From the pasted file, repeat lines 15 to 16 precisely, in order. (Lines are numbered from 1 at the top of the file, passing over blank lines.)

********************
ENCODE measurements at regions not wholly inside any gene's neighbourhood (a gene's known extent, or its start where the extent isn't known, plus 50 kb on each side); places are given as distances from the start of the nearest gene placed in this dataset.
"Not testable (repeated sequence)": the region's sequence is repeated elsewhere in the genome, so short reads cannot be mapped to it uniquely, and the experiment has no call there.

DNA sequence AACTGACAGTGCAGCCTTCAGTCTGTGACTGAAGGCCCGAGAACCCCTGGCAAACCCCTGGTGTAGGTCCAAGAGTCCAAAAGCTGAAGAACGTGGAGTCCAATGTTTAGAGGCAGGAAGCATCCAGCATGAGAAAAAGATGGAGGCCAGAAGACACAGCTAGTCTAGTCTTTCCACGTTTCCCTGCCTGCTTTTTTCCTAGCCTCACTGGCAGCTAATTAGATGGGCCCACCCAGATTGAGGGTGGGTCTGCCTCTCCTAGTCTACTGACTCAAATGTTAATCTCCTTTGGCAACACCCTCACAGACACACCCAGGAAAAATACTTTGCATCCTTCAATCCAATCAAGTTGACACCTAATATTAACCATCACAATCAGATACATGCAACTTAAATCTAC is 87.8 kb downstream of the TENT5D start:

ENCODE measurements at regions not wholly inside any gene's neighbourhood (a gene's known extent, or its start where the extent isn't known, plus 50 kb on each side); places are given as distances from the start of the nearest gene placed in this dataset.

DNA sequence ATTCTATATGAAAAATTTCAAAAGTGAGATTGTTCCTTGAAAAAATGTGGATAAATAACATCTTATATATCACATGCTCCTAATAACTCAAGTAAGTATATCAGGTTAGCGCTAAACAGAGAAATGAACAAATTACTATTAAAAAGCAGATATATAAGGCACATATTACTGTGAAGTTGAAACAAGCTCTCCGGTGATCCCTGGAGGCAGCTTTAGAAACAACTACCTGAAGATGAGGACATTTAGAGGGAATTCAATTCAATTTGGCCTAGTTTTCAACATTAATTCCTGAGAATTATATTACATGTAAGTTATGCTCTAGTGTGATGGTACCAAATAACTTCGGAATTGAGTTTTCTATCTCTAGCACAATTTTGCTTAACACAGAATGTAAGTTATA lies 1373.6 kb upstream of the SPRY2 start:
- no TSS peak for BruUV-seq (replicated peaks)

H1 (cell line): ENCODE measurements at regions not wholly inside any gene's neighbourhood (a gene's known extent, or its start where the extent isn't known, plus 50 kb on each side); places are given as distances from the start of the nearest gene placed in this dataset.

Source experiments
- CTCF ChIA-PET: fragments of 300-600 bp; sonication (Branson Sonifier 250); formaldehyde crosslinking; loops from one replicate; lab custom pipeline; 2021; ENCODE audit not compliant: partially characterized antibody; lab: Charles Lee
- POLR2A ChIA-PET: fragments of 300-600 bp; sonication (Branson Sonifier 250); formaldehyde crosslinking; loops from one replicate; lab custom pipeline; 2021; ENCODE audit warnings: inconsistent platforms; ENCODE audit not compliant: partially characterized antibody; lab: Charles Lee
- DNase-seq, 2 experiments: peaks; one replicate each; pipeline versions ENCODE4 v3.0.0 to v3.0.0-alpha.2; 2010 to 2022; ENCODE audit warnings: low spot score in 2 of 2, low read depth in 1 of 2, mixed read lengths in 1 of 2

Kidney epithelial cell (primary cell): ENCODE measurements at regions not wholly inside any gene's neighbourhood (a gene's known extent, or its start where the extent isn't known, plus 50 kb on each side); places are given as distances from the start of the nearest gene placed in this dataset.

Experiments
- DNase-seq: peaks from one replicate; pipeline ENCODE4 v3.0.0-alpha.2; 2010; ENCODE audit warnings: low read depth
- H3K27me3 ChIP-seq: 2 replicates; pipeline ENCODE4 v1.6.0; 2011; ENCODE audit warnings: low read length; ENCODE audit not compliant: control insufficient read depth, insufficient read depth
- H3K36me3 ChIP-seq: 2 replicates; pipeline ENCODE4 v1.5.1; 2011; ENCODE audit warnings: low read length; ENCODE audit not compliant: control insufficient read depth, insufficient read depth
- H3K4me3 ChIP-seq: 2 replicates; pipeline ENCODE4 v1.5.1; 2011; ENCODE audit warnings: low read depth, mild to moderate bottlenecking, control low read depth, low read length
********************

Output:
- H3K27me3 ChIP-seq: 2 replicates; pipeline ENCODE4 v1.6.0; 2011; ENCODE audit warnings: low read length; ENCODE audit not compliant: control insufficient read depth, insufficient read depth
- H3K36me3 ChIP-seq: 2 replicates; pipeline ENCODE4 v1.5.1; 2011; ENCODE audit warnings: low read length; ENCODE audit not compliant: control insufficient read depth, insufficient read depth